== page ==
If everyone doesn’t mind, I am going to break the “fourth wall” of blogging past events. Today, I am writing about the day Tom and I shared in Napa Valley, the wine capital of America. As I write this, Tom, Sarah, and I are currently enjoying a day in Oregon wine country in real time. Right now we are driving towards a bunch of wineries on a wine trail. Tom located it by plugging the word “winery” into the GPS, finding a cluster of close results, and picking the closest of them to drive towards. We had Mimosas this morning to kick off the day, as well as fried, flat cut home fries in a cereal bowl with tender, delicious sausage links, thick cut bacon done to perfection, two over-easy eggs, and quick-fried, cherry-sized heirloom tomatoes on top.
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In Napa, Tom and I started our day off with Jack in the Box burgers. They had some good, thick cut veggies, but overall they were a little dry and pretty boring. Carl’s Jr. remains at the top of the West Coast burger chains for now.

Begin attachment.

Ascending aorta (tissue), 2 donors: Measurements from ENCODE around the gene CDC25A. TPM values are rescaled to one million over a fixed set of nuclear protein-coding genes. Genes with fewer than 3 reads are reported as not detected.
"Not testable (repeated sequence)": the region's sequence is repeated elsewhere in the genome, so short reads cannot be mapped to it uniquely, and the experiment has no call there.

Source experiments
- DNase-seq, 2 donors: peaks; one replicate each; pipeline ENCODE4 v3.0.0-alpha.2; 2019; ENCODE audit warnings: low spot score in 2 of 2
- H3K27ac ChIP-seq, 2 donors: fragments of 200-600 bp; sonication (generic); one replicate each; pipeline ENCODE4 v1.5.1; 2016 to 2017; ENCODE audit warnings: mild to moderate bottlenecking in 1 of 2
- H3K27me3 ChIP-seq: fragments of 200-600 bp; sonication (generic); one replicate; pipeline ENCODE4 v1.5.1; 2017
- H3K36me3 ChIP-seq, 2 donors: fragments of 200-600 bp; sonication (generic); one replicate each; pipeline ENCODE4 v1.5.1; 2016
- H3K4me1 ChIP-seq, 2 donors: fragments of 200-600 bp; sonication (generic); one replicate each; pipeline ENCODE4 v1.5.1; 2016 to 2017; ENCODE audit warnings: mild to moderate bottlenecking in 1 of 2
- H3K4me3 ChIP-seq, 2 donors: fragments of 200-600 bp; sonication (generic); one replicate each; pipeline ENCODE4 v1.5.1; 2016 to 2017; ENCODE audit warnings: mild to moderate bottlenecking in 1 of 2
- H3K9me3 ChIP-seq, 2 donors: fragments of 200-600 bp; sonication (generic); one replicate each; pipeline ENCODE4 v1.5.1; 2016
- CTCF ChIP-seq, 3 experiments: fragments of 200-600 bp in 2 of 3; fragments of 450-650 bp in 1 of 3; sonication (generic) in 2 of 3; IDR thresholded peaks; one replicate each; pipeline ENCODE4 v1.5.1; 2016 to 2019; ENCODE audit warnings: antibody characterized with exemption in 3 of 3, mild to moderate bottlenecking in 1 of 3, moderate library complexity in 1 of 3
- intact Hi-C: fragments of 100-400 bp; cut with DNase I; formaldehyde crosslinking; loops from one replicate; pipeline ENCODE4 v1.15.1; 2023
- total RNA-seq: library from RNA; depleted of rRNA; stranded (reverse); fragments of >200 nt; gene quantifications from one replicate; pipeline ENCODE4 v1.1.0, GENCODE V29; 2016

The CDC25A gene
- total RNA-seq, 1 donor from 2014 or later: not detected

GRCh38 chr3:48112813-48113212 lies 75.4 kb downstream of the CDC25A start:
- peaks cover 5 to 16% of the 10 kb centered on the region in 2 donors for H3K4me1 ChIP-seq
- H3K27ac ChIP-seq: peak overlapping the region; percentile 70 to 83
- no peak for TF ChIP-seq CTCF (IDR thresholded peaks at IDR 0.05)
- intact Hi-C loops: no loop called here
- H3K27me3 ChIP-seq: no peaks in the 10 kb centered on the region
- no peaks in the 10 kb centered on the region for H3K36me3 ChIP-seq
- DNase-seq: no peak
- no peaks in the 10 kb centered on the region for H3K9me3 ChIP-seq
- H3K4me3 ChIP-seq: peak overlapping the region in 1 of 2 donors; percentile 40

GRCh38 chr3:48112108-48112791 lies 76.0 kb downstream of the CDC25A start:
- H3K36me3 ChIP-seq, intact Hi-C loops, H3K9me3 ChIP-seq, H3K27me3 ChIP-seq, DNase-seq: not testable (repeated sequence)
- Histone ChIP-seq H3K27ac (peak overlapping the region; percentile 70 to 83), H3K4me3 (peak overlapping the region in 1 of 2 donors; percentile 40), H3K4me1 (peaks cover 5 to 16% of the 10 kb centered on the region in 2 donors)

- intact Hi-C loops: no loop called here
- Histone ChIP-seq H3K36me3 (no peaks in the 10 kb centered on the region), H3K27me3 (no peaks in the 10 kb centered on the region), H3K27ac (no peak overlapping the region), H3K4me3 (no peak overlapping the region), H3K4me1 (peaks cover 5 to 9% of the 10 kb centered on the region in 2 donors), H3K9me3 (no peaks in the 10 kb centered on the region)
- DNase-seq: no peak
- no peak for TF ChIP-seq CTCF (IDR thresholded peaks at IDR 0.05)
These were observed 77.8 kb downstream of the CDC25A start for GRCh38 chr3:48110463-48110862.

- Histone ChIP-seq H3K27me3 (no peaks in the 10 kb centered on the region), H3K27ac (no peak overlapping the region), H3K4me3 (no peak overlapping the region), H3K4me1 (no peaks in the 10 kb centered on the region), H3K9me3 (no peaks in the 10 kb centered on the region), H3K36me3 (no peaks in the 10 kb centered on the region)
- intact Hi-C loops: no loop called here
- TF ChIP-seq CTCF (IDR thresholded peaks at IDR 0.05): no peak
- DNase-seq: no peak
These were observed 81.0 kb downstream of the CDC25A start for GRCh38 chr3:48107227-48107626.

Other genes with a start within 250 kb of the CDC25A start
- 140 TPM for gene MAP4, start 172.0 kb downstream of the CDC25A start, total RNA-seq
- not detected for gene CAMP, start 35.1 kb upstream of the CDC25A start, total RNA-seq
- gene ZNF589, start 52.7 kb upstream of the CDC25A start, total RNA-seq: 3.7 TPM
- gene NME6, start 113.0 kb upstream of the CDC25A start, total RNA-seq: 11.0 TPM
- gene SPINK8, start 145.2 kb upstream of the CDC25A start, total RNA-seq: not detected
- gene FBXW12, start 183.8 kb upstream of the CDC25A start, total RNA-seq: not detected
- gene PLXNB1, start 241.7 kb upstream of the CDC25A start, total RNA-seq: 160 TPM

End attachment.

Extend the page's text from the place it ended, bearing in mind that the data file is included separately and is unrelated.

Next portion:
We then headed to a winery called Stonehedge in downtown Napa, and ordered a tasting of several wines for three or four bucks; we each enjoyed five tastings of our first on-site Napa Valley wine. We liked them all, again with Tom accepting the dryer wine and the fact that he would, indeed, have varying levels of heartburn all day. The man was very talkative and friendly, and he told us about something that some of the later wineries maybe hoped that he hadn’t. It was the Napa Downtown Wine Tasting Card.
We immediately went downtown and purchased one at the Tourism Center. Unlike any wine region we had visited thus far, the wine card guaranteed us free tastings at each of the downtown tasting storefronts. Napa has a sleepy little town center, which was fine with us — especially because it is small enough that we would both be walking all day. This meant that Tom and I could both drink as much wine as we wanted, as long as one of us took a break at the end of the day to drive back to our hotel.
We parked the car on the side of the street and ventured to our second wine-tasting location, “The Wineries of Napa Valley.” Here, they had a cool tap system, with each bottle hooked up to a hose that pressurized and preserved (but not carbonated) each bottle. We didn’t do the full five wine tasting that was suggested, but instead had our two free tastes and moved on.